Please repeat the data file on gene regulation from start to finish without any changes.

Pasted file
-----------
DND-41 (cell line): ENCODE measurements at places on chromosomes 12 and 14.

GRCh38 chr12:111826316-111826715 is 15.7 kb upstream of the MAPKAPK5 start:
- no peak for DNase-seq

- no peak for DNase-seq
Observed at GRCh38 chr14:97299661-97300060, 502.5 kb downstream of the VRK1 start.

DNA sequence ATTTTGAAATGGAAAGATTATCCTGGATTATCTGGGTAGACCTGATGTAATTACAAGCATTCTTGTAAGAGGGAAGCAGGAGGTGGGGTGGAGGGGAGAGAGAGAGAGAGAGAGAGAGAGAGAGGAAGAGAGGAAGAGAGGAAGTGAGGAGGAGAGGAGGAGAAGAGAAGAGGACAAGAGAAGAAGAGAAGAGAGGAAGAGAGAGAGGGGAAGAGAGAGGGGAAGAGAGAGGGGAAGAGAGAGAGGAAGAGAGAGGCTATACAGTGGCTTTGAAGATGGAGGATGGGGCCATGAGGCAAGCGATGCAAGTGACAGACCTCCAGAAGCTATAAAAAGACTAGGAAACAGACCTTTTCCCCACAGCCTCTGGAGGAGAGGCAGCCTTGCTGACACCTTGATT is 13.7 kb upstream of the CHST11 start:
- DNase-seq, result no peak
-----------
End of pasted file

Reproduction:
DND-41 (cell line): ENCODE measurements at places on chromosomes 12 and 14.

GRCh38 chr12:111826316-111826715 is 15.7 kb upstream of the MAPKAPK5 start:
- no peak for DNase-seq

- no peak for DNase-seq
Observed at GRCh38 chr14:97299661-97300060, 502.5 kb downstream of the VRK1 start.

DNA sequence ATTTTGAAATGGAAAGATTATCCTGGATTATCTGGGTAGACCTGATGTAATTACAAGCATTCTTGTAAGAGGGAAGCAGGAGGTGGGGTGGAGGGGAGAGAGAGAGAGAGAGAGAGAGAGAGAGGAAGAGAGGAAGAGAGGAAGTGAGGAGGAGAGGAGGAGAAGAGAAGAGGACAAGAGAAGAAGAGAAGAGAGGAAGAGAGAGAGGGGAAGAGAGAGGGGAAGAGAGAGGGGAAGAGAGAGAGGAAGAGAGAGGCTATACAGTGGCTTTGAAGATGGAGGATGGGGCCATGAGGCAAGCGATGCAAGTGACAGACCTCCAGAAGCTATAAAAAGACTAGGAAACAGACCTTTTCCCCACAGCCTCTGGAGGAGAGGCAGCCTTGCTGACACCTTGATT is 13.7 kb upstream of the CHST11 start:
- DNase-seq, result no peak